3) I had literally watched my mom take her last breath in front of me just months earlier. I was tapped the h*ll out with the parents dying thing. 

Why You Can’t Beat Yourself Up

I also couldn’t bear to watch them put my sweet 19-year-old dog down. I was with her until the very last second, but it wasn’t something I could watch. Not again. I’ve for sure felt pangs of regret and guilt because of that. Almost like it was the wrong thing to do, if that makes sense. But I don’t let it live with me. I was doing what I could do emotionally and mentally at the time, and there’s something to be said for that.

Let me tell you this, and listen closely. If you’re dealing with this kind of guilt, the being there or not being there when someone passes kind, know that you were meant to be where you were when they left. Period. 

You may hear about those situations where a child visiting a parent in a hospital will leave the room for just a moment (or a few hours, whatever it is). Then, they pass. Yeah, there’s something to that, I think. Our loved ones actually hold a lot of awesome power. Let’s let em’ have it and stop feeling guilty for that. Most importantly? They’re happy as heck living it up on the other side now where there isn’t any room for sadness or regret anyway.

Don’t Tell a Grieving Person “Don’t Feel Guilty”

I get into this a little bit in my post about 8 Things You Don’t Hear Enough About Grief, but I certainly went through this when I would express regret to friends or family. If you are/have been through this, you can likely relate and may have heard a person (or five) tell you…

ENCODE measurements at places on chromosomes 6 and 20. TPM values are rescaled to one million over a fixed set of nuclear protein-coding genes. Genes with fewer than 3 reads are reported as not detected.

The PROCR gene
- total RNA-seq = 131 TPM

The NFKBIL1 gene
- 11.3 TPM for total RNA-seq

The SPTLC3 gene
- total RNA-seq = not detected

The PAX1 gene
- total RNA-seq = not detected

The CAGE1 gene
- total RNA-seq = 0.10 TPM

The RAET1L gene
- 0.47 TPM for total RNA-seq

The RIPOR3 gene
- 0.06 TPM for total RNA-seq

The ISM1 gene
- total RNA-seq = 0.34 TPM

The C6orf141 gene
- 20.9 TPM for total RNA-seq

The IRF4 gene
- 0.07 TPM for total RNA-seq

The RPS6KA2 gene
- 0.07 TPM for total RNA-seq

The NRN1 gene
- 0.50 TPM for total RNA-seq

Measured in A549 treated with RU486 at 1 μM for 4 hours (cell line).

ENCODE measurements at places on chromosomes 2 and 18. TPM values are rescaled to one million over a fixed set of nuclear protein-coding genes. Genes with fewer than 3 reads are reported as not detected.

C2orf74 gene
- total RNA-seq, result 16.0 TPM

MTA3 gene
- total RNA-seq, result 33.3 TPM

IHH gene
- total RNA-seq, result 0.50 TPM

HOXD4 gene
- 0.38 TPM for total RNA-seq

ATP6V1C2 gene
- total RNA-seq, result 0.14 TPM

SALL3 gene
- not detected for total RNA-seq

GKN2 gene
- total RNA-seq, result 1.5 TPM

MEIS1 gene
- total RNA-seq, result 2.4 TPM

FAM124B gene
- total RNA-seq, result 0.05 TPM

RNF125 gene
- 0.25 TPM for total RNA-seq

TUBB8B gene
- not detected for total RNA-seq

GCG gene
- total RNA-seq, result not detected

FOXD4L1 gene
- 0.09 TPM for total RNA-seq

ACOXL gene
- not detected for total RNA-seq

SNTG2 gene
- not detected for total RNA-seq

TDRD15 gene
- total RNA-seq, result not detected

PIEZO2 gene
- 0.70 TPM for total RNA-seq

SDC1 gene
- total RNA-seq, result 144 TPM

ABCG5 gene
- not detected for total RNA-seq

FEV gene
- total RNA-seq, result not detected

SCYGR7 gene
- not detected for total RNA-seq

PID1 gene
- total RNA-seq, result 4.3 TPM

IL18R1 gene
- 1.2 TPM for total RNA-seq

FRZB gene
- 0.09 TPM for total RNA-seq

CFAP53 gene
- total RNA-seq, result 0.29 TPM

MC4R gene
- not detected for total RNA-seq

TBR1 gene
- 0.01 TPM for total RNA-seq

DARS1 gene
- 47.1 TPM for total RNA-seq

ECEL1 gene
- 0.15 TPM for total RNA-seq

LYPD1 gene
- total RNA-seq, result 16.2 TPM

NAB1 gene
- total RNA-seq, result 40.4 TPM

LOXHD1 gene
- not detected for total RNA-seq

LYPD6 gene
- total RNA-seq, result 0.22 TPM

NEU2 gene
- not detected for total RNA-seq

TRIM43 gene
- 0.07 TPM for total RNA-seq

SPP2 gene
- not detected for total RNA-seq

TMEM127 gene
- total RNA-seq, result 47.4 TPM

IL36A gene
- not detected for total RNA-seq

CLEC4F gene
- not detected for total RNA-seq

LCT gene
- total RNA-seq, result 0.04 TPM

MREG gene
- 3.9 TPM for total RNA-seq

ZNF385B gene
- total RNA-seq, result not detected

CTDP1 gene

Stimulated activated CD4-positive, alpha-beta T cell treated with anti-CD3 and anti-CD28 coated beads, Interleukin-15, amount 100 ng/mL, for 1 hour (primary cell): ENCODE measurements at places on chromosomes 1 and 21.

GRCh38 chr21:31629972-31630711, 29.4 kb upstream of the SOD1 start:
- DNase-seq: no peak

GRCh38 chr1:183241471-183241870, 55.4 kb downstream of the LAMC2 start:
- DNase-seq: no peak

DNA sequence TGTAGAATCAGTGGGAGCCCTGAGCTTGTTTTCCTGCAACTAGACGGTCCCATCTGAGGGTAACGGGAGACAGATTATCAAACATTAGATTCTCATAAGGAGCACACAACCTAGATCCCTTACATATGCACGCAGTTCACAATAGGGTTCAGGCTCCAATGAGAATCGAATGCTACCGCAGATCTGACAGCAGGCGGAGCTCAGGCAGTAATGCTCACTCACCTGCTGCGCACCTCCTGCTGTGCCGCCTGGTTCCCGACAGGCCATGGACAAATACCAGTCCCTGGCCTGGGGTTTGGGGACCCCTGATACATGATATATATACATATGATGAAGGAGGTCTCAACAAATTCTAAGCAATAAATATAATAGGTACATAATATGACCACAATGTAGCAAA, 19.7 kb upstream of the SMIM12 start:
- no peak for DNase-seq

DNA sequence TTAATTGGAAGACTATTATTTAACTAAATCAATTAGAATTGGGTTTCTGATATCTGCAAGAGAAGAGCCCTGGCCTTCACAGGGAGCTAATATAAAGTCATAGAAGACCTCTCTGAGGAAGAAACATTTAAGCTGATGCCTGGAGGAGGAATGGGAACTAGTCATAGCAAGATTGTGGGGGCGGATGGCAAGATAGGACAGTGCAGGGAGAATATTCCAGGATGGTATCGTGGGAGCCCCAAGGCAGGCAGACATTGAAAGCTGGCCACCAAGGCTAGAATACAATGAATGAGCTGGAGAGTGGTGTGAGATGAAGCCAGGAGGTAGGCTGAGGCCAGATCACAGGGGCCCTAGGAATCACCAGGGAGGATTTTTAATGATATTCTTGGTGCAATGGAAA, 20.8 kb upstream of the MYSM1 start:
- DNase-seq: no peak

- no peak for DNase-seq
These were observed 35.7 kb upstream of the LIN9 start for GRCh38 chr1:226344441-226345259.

“Oh, don’t feel guilty. There was nothing you could have done.”

“No, don’t you dare feel bad, it wasn’t your fault”

Or my favorite, “you were doing the best you could at the time”. 

Yep, that’s all true. But my internal gut reaction to that was, “MKAY thanks, but don’t tell me how to feel”. Or, act like you can predict what I could or couldn’t have done. None of us could ever really know that, so there’s no point in them saying it and no point in us dwell on it, right?

Here’s why this is a no-no for those grieving. If you’re in a space of grief right now, I would bet you feel me on this. 

Why To Avoid Saying “Don’t Feel Guilty”

Grievers are dealing with a lot of emotion. Like, a lot. It’s coming and going, freeflowin’, not sure what could trigger them next or when, and it’s freaking exhausting. I have a lot more on triggers here, too, if you’re interested (or tap the button below).

The last thing we need to be told is how to feel or when to feel it. And, for the record, we can’t stop feeling guilty because someone tells us to. Doesn’t work that way. So, a comment like that is all for not and, frankly, not helpful even with the best of intentions. 

Rather than listening, accepting, and understanding how someone is feeling, they’re told what they’re feeling is essentially wrong or misguided. People assume that someone who’s grieving needs to be healed or is stuck in the process, when this is the process.

Closing Thoughts on Harboring Guilt or Regret

So when it comes to why we’re feeling this way and harboring this guilt—warranted or not—it’s more important for the person to reflect on those emotions and then find ways to cope with it. The first level of it is, truly, acceptance. Guilt and regret often comes because of a lack of feeling there’s any control in life, and that can be really scary. 

With that, I leave you for now! If you’re ready for part 2, we get into the six types of guilt and four types of regret. We look at how to handle both of these, and understand why both guilt and regret are perfectly valid and okay to embrace.

Get Your Freebie From Me!

I have THREE free tools you can take advantage of if you’re ready to step up your grief work. I’m so excited to share these with you. My Gratitude in Grief Journal Prompt, From Grief to Grinning Toolkit, and A Practice in Presence Toolkit are ready and waiting for you to download, all you have to do is click here or the button below.